Good fun, if rather silly - so such a shame that the evening ended with probable tragedy on the high road, when on the way home an owl swooped across the road and whumped into the car - or vice versa. Poor little thing, it's a morepork, named for its call, small and brown with huge eyes, and very cute. It's tucked up in a shoe box full of holes, and if it's alive in the morning, I'll take it to the Bird Lady in Brown's Bay; and if it's not, I won't.

We saw a display of owls in Abergavenny, one of them very like the morepork, in the middle of a pedestrian shopping street: unexpected, but charming. It's being so serious that makes them so sweet.

UPDATED: This lovely bird too has joined the choir invisible, alas.

Friday 5 March 2010

Not the only way to go

Air travel in the news: child flight controllers at JFK, a recidivist drink-driver piloting Air NZ aeroplanes. The staff in New York suspended, the pilot here in Auckland staunchly defended by the airline - "He's a model for the programme!" they say. "He's done so well!" Yeah, right, that really fills me with confidence, a recovering alcoholic with a history of deceit in charge of hundreds of people 30,000 feet in the air. Cabin staff, by the way, are out of a job after one offence. Hmm, I wonder why there's a double standard?

I'm feeling a little jaundiced about Air NZ after my recent flight to the Cooks. I paid for that flight personally (well, with airpoints - but still, it was a working trip) and the cheapskates wouldn't bump me up to business, even though they had spare seats, even though I'm giving them publicity in the story factfile, even though it's only a 4-hour flight, even though they do have competition on that route.

Compare that with Cathay Pacific, who's welcomed me into their sybaritic business class on more than a handful of 12-hour flights, wafting me to my destination in super-comfortable seats, on lie-flat beds, with a big personal TV, excellent meals that just keep coming and attentive but not sycophantic service. Or Air Tahiti Nui's delightful business class - just saying the words, I can smell the tiare flowers now - a wonderful little airline, repeatedly voted the World's Best Small Airline, a fabulous way to fly straight to New York (to ahem, JFK) bypassing that whole prison-camp LAX unpleasantness. Or LAN, roomy and comfortable, gracious and efficient all the way across the Pacific to South America. Or Thai's royal welcome that makes you feel you're there already. All fabulous, all generous with their business class, all fondly remembered.

But Air NZ? Nah, go down the back and eat the nasty brown smear we call shepherd's pie, we can't afford to spring for real food for you, we've got boozy pilots to support.

UPDATED: Ok, feeling a little embarrassed now at having spat the dummy there. On the whole, I'm glad Air NZ is supporting its pilots now - so much healthier a way to run a corporation than falsely blaming dead employees when something goes wrong (cough *Erebus* cough). And when I've been away for a while, it's always like coming home to see the koru on the tail and get on board and be surrounded by that distinctive cheerful, open, practical and unfussy Kiwiness (which appeals to non-Kiwis too, judging by the repeated Best Airline awards). And the entertainment system is The Best: that four-hour flight to the Cooks? Not long enough to watch everything I wanted. And being able to watch from the moment I get on board? Priceless.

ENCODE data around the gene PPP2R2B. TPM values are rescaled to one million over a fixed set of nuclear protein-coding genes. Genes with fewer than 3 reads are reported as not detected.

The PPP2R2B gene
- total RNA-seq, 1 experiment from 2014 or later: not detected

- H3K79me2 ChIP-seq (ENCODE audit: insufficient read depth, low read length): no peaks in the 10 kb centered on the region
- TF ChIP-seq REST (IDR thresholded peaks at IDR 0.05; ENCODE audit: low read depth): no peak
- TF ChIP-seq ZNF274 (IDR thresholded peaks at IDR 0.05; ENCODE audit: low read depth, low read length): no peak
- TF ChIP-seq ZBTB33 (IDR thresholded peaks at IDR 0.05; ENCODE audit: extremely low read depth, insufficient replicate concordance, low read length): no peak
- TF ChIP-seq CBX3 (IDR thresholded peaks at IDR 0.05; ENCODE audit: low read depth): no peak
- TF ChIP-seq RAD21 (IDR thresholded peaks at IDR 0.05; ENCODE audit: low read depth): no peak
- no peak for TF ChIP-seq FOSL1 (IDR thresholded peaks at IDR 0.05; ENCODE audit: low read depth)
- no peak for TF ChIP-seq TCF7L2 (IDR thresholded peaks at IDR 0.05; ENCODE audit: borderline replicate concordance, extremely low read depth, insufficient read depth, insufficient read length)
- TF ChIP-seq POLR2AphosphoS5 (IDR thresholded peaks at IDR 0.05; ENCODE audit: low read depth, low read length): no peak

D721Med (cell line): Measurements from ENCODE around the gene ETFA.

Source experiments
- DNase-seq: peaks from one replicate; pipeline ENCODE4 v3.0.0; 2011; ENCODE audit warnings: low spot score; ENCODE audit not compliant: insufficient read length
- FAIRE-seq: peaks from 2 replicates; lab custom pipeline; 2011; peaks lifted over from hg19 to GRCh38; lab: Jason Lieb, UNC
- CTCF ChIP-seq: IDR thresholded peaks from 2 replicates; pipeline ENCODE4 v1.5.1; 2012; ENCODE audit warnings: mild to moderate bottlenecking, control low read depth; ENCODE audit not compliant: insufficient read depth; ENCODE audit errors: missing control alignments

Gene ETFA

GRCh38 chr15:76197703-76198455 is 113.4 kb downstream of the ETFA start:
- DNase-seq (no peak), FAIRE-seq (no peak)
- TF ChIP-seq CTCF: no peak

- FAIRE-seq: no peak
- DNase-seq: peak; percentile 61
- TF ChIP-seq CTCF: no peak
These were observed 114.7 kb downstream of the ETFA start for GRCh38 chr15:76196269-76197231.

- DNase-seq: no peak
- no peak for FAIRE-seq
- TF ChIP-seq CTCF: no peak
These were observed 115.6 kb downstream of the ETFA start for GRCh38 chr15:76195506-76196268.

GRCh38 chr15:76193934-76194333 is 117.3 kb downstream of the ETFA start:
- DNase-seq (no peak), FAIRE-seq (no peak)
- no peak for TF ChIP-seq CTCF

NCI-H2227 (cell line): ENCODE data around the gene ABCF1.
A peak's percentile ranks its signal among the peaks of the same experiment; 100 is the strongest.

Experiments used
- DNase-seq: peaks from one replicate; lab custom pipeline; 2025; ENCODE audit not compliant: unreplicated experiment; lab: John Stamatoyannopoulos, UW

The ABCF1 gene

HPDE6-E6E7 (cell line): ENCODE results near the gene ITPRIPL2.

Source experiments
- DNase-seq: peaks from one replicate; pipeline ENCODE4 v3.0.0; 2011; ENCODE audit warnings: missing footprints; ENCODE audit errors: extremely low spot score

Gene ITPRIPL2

Tuesday 2 March 2010

Never trust a sailor

There was a beautiful sunrise this morning when I went out to get the paper (with my Wales story in the travel section - and in the post today a travel trade publication with my Northern Territory story - and on the newsstand at the supermarket this afternoon a magazine with my Quito story. Feast or famine, that's how this job goes) from which I learnt two things.

The first was that it is indeed autumn, because the sun is getting up later now; and the second is that the 'Red sky in the morning, sailor's warning' doggerel is as dodgy a weather forecast as the other half of it. It was a perfectly acceptable day today - bright, warm and dry, I wore summer clothes in complete comfort and the washing, had I got around to hanging it out on the line, would have been ready for folding and putting away when I got home from school.

'Red sky at night, sailor's delight'? Yeah, right: the photo above was taken on our first evening on Aitutaki last week. The next day it rained, showered, rained, showered; and the day after that the same. All right, so it was the rainy season, and the locals were keen to get some rain to fill their tanks and get the vegetation growing again; and it was still warm, and the snorkelling was unaffected, and the lagoon as glorious as ever - but even so, bummer.

And the same for going there two weeks after a category 3 cyclone. It's such a beautiful place, and at the moment it's such a mess. But the people are working hard, and have total faith that soon it will be back to normal, the brown gone and the green returned, and all the rubbish cleared up. Like this man, just him and his wheelbarrow to sort out the complete collapse of his house. He stood in front of this pile of rubble and insisted that all he had to do was to lift up the front and pop back the roof and it would be as good as new. It was quite touching really - and reminded me irresistibly of the Python Pet Shop sketch: "Legs off, fins on, pipe through the back of its neck so it can breathe, make good..."